Sarah Lewis, PharmD
What is angiography?
Angiography is an imaging test that makes a detailed picture (called an angiogram) of blood vessels. Angiography makes images of arteries and veins in the abdomen, brain, heart, kidneys, lungs and legs.
Angiography shows blood flow and blood vessels that are obstructed, blocked, narrowed, enlarged or malformed. Doctors use angiography to diagnose diseases and abnormalities of the blood vessels, including atherosclerosis, blood clots, aneurysm, and coronary artery disease.
Your body has two types of blood vessels, the arteries and veins. When angiography examines arteries, the picture is called an arteriogram. When veins are examined, the picture is called a venogram.
An angiography is only one method used to test for blood vessels diseases and conditions. You may have less invasive testing options. Discuss all of your testing options with your doctor to understand which
Types of angiography
The types of angiography procedures include:
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Catheter angiography involves inserting a catheter into a blood vessel in your groin or elbow. The catheter wire is fed or guided to the appropriate area. X-rays are used to produce the angiogram (picture) of the vessel.
Noninvasive angiography uses computed tomography (CT), ultrasound, or magnetic resonance imaging (MRI) to make the angiogram. CT involves X-rays but MRA and ultrasound do not. MRI of blood vessels is also called magnetic resonance angiography, or MRA.
Catheter angiography, and in some cases, noninvasive angiography, use a contrast agent. The contrast agent is sometimes called a dye. It improves the quality of the images. The contrast agent is given through an IV.
Other procedures that may be performed
Your doctor may perform treatments during a catheter angiography including:
Angioplasty involves widening a narrowed or blocked blood vessel.
Blood clot removal involves injecting clot-dissolving medications into the blood vessel via the catheter.
Stent placement involves inserting a mesh tube into the blood vessel to hold it open.
These treatments are not performed during noninvasive angiography. Your doctor will recommend a catheter procedure to complete these treatments if needed.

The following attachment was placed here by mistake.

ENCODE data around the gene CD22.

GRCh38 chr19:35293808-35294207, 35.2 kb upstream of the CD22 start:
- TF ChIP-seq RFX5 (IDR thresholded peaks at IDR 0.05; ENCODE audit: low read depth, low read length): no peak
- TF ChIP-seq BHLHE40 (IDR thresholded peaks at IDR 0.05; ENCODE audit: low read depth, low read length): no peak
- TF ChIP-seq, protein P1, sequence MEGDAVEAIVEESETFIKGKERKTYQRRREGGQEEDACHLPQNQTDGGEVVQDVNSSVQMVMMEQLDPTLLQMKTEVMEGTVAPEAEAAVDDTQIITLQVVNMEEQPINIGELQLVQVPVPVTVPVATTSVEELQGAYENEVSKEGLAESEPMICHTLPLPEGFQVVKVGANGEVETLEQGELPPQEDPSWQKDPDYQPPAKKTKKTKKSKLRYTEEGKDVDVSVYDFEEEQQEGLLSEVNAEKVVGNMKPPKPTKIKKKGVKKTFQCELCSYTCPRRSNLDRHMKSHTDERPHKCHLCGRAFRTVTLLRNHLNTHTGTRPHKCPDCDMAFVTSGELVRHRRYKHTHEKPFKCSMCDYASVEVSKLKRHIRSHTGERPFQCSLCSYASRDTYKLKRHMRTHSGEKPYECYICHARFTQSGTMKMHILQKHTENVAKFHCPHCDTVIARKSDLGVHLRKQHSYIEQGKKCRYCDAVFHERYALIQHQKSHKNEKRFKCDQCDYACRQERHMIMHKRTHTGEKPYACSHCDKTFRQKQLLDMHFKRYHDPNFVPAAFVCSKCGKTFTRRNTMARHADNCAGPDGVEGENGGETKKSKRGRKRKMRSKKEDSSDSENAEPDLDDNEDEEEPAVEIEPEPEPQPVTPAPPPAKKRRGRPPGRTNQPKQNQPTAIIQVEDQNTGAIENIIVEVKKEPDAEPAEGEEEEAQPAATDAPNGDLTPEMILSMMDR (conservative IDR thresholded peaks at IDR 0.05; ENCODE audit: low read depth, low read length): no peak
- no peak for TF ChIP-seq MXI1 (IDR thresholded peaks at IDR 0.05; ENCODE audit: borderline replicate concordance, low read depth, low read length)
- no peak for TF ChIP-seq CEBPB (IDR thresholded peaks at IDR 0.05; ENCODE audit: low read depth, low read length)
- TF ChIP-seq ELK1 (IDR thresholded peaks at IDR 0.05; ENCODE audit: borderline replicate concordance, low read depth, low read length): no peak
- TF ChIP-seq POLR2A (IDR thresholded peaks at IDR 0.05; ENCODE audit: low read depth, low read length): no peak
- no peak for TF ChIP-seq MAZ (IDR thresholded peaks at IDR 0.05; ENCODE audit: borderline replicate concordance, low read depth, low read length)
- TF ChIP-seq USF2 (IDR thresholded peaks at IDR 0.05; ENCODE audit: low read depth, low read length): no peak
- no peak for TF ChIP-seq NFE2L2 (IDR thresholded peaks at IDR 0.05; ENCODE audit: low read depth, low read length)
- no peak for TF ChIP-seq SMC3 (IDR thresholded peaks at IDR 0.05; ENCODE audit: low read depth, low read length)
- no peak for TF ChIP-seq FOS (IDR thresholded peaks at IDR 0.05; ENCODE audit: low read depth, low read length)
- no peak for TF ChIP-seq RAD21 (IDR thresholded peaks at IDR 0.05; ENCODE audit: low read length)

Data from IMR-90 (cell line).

Why is angiography performed?
Your doctor may recommend angiography to diagnose and possibly treat the following diseases and conditions of the blood vessels:
Aneurysms, weakened or diseased areas of a blood vessel that enlarge or bulge. Aneurysms occur in many different areas of the body and cause serious or life-threatening bleeding if they rupture or burst.
Aortic dissection, a tear or damage to the inner wall of the aorta. Your aorta is the main artery leaving your heart.
Atherosclerosis, a buildup of plaque on the walls of large and medium-sized arteries. Atherosclerosis is commonly known as hardening of the arteries.
Digestive tract bleeding, also called gastrointestinal hemorrhage. Angiography can identify and treat the bleeding source.
Blood clot, also called a thrombus. Blood clots include deep vein thrombosis (DVT) in the legs or pulmonary embolism (PE) in the lungs.
Blood vessel malformations, defects that are usually present at birth. They can cause problems at various ages from birth to adulthood.
Carotid artery disease, narrowing of the neck arteries that supply blood to the brain
Cerebral vascular disease including stroke and transient ischemic attacks (TIAs)
Heart disease including coronary artery disease
Mesenteric artery ischemia, decreased blood flow through the arteries that supply blood to the intestines
Peripheral artery disease (PAD), a narrowing or blockage of arteries outside the heart. PAD is also called peripheral vascular disease or PVD.
Renal artery stenosis, a narrowing of the arteries that supply blood to the kidneys
Who performs angiography?
The following specialists perform angiography:
Cardiologists specialize in conditions and diseases of the heart and its blood vessels.